Happy Halloween! If you were up late watching all the Disney/Nick/ABC Family Halloween favorites (Hocus Pocus, Halloweentown (and all its sequels – too many to list here!), etc) like I was, then you’re probably groggy on this mischievous Halloween Monday. So we’ll get straight down to business and make it short and sweet: Last week, Google announced that it has altered not only how you can implement the rel=author function, but also how the rel=author markup shows up in search results to integrate into the search results more than just your Google + profile picture.
How to Use Your Email to Activate Rel=Author
As you likely know, in an effort to find a way to identify the “authoritative” nature of content across the internet, Google produced the rel=author markup back in July. The original way to implement this markup was to connect your content on the web with your Google + profile, and implement some code on your site (which generally worked better and more efficiently with “author pages”). Now, however, Google has introduced a much easier way to implement this markup: with your email address (so long as it corresponds to the place where you publish your authoritative content). Here’s how you do it:
As always, make sure that your picture on your Google + profile is a high-quality head shot. Then, edit your Google + profile: Go to the “Work” Section, Choose email from the Drop Down, put in your email address, change the visibility of this section of your profile in the drop down menu to “Everyone on the web,” and click Save. Then, be “Done Editing.”
Next, Find the section you have just edited, and click “Verify” next to your email address. Finally, go to your email inbox, and click the link sent to you by Google. That should verify your email address and you’re done!
The New Look of the Rel=Author
So, why does the title of this blog note that rel=author gets the Google + treatment? Because the way to implement this markup is not the only thing that changed last week. It has a new look in the search results as well that better integrates the information you provide in your Google + profile. Information about the author’s activity and popularity on Google + is included in the search results now.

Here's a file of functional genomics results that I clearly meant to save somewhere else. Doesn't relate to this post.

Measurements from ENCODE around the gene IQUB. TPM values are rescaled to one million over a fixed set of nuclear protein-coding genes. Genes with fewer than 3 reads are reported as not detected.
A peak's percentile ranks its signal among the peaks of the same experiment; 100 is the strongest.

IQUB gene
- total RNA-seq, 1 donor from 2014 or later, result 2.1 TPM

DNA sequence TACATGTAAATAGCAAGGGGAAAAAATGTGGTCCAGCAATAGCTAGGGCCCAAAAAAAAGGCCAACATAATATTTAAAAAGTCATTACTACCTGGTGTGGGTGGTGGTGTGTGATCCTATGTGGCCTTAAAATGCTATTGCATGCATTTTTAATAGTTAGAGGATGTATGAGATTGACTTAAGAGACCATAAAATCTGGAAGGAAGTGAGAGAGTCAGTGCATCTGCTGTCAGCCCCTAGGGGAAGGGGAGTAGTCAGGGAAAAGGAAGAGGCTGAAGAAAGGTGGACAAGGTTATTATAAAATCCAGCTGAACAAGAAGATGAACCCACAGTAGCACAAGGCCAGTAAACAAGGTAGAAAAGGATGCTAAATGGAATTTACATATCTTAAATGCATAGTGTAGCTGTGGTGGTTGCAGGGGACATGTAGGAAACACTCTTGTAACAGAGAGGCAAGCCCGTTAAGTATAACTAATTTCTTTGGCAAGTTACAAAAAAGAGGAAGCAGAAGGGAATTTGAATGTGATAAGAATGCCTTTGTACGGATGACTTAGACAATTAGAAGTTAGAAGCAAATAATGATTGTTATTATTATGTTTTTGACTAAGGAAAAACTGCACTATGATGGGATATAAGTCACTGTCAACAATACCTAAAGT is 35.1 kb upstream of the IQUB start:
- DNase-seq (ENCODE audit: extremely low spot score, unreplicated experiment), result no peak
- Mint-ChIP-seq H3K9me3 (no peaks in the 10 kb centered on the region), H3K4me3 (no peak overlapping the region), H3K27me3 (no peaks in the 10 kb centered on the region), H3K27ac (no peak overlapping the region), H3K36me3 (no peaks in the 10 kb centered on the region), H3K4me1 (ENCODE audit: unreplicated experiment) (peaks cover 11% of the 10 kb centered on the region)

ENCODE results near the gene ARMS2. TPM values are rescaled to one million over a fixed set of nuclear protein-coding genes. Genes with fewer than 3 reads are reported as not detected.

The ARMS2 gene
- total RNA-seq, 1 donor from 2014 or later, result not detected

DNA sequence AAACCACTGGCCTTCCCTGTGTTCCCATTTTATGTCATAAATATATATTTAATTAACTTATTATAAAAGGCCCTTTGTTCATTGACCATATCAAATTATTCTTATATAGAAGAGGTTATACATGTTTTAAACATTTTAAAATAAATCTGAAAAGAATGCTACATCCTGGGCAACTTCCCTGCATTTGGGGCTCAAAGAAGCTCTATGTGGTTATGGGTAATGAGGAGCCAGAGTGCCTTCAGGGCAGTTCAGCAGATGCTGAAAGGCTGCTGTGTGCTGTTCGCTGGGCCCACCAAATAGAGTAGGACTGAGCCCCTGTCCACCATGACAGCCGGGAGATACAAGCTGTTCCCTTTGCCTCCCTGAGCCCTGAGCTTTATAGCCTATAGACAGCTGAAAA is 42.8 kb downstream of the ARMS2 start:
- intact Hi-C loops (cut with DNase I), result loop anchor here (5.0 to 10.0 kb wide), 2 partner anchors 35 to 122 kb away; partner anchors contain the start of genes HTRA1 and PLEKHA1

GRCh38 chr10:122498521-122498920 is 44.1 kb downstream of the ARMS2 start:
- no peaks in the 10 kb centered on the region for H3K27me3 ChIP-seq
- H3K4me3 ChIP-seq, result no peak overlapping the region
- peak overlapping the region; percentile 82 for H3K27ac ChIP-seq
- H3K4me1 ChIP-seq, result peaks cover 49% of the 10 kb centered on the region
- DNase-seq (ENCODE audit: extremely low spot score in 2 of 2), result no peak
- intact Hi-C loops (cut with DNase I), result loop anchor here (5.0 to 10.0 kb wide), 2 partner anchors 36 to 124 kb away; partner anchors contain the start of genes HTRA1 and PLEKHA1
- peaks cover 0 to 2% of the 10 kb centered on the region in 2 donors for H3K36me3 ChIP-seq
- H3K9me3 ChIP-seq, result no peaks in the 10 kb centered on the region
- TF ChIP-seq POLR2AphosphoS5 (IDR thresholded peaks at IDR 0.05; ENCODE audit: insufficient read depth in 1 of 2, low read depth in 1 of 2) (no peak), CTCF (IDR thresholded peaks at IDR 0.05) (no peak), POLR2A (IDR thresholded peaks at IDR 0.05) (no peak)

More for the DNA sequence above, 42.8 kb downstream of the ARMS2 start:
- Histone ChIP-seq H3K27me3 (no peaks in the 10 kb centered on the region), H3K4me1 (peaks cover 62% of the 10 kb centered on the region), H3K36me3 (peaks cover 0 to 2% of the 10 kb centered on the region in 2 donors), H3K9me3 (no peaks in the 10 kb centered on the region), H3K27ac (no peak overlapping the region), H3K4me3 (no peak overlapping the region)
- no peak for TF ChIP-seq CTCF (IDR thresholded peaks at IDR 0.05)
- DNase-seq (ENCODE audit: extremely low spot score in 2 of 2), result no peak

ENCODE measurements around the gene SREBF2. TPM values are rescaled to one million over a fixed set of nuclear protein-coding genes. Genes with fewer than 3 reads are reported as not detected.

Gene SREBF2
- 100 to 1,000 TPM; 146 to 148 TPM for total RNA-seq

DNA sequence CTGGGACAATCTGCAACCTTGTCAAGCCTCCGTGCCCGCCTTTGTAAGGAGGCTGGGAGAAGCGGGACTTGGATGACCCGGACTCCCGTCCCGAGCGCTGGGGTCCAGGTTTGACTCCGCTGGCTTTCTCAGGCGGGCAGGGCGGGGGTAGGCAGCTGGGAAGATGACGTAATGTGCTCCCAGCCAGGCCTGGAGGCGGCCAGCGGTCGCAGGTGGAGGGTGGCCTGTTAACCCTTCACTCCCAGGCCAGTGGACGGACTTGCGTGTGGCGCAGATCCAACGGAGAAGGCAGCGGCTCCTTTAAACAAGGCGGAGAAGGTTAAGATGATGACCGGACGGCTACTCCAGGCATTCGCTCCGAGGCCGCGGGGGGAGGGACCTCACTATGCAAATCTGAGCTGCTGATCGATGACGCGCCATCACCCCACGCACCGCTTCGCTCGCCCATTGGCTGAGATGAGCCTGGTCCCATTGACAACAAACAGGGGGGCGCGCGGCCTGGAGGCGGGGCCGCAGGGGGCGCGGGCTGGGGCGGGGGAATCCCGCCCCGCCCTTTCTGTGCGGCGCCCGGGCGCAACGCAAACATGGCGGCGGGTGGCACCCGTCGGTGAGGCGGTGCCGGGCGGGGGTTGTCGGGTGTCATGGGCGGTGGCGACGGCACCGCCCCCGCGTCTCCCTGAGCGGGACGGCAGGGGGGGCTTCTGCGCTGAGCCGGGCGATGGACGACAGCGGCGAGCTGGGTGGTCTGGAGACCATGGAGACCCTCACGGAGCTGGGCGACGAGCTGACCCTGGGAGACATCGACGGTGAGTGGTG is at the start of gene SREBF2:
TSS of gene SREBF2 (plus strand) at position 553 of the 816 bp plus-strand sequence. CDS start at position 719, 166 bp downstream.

Let’s take a look at a little before and after action, shall we?
Matt Cutts’s authorship markup before.
Matt Cutts’s authorship markup now, with new changes implemented. In addition to information about Cutts, we now can see how many Google + circles he is in and how many people responded/+1’d his article.
The Major Changes
Though you may have already noticed them, here’s a rundown of the major changes made to the rel=author markup information found in search results.
– You can now see, in search results, not only the author’s name and picture, but also how many people are following him or her on Google + (and therefore, you can note his or her authoritativeness). You can also now add that author to your own circles via these search results.
– If a certain article comes up, and you’re viewing the author’s search results for that particular subject matter, you’ll also see how many people commented on the article and also be able to click on a link that will allow you to view them. (Since we simply Googled Matt Cutts and not a subject matter he wrote on, comments didn’t come up because the results weren’t for a particular article).
Here’s the example screen shot Google provides of Danny Sullivan (of Search Engine Land) – you can see this one includes the comments feature:
Notice that you can view how many people commented on Danny Sullivan’s article that he posted on his Google + stream. You can also click the Google + post link to view these comments.
All in all, the improvements to this markup underscore the ever-growing importance of Google + to search results and relevant content.
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